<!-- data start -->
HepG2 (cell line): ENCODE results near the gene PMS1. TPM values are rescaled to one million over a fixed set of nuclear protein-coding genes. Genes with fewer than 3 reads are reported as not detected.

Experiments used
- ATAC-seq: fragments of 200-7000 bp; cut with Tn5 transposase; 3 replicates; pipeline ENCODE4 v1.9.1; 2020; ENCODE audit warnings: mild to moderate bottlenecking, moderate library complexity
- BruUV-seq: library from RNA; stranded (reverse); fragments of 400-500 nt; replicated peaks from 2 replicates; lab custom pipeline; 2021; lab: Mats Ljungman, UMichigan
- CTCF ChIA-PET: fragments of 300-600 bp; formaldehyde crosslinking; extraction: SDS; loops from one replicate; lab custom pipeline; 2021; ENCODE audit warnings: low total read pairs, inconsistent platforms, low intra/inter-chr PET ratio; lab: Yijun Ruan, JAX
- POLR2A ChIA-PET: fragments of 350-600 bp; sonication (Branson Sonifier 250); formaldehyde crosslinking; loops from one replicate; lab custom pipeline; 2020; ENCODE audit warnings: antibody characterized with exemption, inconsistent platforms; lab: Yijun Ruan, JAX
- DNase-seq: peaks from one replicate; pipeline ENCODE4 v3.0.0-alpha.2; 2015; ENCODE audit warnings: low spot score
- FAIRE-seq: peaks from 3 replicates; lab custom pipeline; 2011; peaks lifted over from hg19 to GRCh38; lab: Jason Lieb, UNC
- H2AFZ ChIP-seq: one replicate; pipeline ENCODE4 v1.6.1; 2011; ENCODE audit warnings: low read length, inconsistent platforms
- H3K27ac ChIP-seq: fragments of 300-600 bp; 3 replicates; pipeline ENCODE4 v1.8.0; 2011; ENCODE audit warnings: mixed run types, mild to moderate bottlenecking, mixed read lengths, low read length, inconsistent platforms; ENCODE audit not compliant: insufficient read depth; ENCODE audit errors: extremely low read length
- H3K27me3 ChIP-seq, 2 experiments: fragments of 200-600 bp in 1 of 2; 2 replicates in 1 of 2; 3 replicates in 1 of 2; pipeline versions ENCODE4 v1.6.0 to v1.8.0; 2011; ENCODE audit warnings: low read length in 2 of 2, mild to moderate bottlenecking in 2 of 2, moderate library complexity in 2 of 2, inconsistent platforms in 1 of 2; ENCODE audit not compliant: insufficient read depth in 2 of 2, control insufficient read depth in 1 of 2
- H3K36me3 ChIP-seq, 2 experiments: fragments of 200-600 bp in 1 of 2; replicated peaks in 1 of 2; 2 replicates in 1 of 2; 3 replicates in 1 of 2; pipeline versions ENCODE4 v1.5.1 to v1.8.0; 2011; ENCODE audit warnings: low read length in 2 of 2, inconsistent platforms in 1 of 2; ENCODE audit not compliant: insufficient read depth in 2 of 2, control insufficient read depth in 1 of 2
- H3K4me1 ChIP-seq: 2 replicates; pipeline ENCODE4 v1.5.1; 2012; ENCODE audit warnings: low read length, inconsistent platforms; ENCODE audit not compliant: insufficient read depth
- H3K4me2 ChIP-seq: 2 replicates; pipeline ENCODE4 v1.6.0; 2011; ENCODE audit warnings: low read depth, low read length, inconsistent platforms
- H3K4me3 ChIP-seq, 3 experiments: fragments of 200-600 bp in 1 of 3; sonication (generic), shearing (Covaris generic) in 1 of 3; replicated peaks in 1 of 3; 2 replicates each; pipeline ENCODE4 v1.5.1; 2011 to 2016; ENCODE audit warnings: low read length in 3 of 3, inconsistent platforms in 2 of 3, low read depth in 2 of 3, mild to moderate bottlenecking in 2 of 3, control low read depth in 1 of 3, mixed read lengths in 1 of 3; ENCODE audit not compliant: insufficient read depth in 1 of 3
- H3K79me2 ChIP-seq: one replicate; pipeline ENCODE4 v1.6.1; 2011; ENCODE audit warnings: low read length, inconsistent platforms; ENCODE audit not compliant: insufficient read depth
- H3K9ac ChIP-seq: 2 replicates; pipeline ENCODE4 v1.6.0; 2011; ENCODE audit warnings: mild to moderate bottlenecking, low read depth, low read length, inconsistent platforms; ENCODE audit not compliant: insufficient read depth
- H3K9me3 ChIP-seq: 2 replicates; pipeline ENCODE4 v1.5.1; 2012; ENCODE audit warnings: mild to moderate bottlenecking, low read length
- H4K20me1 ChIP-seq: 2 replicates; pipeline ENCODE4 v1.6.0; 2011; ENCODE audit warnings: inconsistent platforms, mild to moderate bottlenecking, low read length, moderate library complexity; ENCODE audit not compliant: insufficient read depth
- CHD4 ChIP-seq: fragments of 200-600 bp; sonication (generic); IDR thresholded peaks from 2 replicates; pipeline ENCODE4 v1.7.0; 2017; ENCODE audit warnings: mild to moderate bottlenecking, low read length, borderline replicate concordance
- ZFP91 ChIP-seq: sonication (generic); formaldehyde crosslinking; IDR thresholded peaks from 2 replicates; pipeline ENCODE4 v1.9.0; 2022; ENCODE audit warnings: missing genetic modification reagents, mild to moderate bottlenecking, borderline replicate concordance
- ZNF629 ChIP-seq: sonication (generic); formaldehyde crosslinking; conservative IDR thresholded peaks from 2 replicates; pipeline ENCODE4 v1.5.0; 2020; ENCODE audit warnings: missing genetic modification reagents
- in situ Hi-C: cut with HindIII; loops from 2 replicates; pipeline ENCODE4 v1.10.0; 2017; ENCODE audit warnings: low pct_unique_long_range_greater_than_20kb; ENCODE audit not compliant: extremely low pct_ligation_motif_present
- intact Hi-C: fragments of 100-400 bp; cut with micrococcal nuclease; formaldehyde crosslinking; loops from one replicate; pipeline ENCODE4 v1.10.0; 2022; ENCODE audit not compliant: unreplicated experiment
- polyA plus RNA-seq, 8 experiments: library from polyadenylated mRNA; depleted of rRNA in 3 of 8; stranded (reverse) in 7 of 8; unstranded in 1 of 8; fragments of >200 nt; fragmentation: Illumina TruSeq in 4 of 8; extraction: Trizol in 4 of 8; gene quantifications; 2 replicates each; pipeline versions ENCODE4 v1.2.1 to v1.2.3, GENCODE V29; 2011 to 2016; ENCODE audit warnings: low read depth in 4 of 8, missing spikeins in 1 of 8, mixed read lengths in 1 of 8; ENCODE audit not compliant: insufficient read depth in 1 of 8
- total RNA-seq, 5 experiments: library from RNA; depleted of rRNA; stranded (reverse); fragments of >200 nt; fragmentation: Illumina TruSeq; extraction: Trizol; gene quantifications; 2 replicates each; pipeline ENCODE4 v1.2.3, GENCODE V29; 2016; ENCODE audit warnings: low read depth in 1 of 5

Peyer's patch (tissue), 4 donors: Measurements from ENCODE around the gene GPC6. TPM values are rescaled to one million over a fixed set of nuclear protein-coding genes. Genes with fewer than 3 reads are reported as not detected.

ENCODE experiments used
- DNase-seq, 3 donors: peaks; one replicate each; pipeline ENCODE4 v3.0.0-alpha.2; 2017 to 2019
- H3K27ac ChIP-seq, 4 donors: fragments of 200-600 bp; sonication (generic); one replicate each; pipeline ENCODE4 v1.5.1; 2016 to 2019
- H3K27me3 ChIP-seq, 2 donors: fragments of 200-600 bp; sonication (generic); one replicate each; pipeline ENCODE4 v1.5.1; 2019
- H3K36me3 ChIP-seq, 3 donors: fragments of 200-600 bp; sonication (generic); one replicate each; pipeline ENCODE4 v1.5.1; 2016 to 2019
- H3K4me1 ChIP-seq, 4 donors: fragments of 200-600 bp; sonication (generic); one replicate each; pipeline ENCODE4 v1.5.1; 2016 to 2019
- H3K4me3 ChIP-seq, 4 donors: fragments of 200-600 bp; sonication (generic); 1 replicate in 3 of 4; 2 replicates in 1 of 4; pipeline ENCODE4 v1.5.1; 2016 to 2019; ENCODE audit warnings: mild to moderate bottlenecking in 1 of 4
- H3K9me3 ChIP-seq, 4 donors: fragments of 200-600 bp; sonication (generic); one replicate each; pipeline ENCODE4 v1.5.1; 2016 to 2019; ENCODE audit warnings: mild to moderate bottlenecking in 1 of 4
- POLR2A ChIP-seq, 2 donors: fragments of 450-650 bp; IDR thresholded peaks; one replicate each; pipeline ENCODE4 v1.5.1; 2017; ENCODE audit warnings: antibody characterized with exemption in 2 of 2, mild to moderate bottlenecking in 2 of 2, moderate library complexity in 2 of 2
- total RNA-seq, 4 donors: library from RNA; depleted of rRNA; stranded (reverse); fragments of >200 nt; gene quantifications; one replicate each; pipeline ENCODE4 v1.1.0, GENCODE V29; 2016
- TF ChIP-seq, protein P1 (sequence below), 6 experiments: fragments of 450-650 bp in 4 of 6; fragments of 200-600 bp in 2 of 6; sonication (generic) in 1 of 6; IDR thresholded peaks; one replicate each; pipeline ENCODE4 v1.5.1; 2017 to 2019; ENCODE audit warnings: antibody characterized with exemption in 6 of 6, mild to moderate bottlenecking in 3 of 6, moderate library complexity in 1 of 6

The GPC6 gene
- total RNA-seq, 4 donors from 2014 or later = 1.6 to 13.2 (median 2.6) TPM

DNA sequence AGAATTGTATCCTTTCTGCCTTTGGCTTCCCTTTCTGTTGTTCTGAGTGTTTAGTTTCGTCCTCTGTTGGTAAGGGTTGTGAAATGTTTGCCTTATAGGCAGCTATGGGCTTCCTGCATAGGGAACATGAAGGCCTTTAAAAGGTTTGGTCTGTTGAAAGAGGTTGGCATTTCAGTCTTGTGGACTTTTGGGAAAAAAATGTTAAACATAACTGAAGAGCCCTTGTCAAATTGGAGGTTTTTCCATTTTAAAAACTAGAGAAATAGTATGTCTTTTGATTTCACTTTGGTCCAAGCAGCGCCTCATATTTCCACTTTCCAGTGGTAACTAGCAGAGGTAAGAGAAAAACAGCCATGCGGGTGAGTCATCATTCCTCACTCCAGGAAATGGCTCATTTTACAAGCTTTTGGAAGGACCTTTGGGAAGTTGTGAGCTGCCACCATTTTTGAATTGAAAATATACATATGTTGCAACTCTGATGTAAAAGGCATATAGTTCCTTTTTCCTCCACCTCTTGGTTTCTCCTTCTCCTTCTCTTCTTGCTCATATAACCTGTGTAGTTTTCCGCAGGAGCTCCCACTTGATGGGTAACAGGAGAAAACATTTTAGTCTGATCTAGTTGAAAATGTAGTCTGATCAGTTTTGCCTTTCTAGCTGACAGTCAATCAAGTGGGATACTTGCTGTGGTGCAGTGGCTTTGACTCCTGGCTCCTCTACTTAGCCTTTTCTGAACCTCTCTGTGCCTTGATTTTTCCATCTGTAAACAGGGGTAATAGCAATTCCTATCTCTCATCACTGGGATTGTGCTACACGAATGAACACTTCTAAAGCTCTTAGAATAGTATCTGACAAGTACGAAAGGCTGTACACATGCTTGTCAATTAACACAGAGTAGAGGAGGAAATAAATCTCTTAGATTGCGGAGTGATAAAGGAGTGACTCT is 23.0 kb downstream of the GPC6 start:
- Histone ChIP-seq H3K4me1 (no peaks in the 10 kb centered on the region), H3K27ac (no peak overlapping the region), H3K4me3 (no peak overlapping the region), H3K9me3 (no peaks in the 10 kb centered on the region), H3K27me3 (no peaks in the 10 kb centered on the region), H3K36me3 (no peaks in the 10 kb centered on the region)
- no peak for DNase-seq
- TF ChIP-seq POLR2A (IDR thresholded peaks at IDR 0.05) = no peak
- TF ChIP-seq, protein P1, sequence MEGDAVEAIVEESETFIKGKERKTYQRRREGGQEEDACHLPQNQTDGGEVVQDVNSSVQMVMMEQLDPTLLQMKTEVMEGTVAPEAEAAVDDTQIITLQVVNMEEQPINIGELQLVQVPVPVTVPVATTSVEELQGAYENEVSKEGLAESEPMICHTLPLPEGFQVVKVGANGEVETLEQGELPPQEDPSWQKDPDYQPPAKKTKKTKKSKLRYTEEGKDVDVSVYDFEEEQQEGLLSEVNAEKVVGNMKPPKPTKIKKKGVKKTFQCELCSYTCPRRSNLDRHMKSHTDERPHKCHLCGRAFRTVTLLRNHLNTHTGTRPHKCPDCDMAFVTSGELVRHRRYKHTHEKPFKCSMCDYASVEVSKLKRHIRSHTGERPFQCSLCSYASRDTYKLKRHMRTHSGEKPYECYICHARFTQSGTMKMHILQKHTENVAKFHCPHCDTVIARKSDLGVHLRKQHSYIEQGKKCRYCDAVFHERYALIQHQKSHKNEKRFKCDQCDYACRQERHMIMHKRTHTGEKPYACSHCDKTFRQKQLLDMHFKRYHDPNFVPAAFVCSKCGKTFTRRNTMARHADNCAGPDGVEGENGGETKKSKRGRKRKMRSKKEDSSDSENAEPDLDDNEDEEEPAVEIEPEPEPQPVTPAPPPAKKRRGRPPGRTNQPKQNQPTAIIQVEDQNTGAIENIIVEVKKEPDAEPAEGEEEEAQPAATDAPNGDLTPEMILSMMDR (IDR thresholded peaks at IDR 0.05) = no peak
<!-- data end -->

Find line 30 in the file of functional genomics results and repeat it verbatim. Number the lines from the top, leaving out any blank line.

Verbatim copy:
- H3K27ac ChIP-seq, 4 donors: fragments of 200-600 bp; sonication (generic); one replicate each; pipeline ENCODE4 v1.5.1; 2016 to 2019